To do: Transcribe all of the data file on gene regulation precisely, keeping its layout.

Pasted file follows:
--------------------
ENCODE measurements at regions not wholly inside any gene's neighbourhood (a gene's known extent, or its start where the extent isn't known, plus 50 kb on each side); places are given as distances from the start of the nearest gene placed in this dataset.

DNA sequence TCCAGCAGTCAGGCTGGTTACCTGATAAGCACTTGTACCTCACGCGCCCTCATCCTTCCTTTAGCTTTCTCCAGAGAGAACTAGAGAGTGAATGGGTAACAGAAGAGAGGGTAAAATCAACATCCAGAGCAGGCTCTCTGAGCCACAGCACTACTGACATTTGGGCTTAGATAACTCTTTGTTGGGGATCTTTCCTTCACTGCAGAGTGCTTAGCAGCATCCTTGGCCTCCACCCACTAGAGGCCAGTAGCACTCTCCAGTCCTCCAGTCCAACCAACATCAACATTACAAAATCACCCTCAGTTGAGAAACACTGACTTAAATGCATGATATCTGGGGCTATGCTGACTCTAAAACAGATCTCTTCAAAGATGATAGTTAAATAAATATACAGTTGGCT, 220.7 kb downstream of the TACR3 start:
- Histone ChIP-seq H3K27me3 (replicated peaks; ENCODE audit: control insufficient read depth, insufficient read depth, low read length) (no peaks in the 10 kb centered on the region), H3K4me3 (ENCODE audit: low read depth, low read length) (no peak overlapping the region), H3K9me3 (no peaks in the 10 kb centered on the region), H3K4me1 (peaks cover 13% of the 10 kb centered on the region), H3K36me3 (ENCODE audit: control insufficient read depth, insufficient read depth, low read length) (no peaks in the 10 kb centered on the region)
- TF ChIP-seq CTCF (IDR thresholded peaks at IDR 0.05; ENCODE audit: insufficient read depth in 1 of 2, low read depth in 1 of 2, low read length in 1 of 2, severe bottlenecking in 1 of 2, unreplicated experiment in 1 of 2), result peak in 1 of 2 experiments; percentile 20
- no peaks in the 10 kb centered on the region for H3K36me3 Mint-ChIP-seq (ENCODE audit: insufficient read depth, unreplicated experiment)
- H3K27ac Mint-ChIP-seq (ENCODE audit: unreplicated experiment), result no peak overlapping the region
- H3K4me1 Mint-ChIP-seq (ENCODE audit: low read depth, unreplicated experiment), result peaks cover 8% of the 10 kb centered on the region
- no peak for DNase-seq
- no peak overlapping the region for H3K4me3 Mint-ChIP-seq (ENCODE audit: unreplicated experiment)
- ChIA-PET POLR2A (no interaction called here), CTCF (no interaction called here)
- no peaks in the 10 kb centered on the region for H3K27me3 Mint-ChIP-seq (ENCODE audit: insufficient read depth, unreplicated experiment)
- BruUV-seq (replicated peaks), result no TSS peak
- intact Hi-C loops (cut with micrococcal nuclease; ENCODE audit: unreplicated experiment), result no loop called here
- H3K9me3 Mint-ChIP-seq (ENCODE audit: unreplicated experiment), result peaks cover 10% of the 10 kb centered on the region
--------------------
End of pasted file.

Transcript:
ENCODE measurements at regions not wholly inside any gene's neighbourhood (a gene's known extent, or its start where the extent isn't known, plus 50 kb on each side); places are given as distances from the start of the nearest gene placed in this dataset.

DNA sequence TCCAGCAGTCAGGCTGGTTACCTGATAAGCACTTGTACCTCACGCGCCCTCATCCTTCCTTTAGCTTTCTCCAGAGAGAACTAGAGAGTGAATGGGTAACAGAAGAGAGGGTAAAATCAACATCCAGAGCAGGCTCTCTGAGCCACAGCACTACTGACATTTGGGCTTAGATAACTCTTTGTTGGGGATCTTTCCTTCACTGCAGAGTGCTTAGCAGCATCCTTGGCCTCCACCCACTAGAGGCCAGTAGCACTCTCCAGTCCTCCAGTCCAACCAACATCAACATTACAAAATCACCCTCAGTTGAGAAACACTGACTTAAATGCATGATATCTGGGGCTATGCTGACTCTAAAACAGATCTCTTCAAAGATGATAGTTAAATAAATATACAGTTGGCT, 220.7 kb downstream of the TACR3 start:
- Histone ChIP-seq H3K27me3 (replicated peaks; ENCODE audit: control insufficient read depth, insufficient read depth, low read length) (no peaks in the 10 kb centered on the region), H3K4me3 (ENCODE audit: low read depth, low read length) (no peak overlapping the region), H3K9me3 (no peaks in the 10 kb centered on the region), H3K4me1 (peaks cover 13% of the 10 kb centered on the region), H3K36me3 (ENCODE audit: control insufficient read depth, insufficient read depth, low read length) (no peaks in the 10 kb centered on the region)
- TF ChIP-seq CTCF (IDR thresholded peaks at IDR 0.05; ENCODE audit: insufficient read depth in 1 of 2, low read depth in 1 of 2, low read length in 1 of 2, severe bottlenecking in 1 of 2, unreplicated experiment in 1 of 2), result peak in 1 of 2 experiments; percentile 20
- no peaks in the 10 kb centered on the region for H3K36me3 Mint-ChIP-seq (ENCODE audit: insufficient read depth, unreplicated experiment)
- H3K27ac Mint-ChIP-seq (ENCODE audit: unreplicated experiment), result no peak overlapping the region
- H3K4me1 Mint-ChIP-seq (ENCODE audit: low read depth, unreplicated experiment), result peaks cover 8% of the 10 kb centered on the region
- no peak for DNase-seq
- no peak overlapping the region for H3K4me3 Mint-ChIP-seq (ENCODE audit: unreplicated experiment)
- ChIA-PET POLR2A (no interaction called here), CTCF (no interaction called here)
- no peaks in the 10 kb centered on the region for H3K27me3 Mint-ChIP-seq (ENCODE audit: insufficient read depth, unreplicated experiment)
- BruUV-seq (replicated peaks), result no TSS peak
- intact Hi-C loops (cut with micrococcal nuclease; ENCODE audit: unreplicated experiment), result no loop called here
- H3K9me3 Mint-ChIP-seq (ENCODE audit: unreplicated experiment), result peaks cover 10% of the 10 kb centered on the region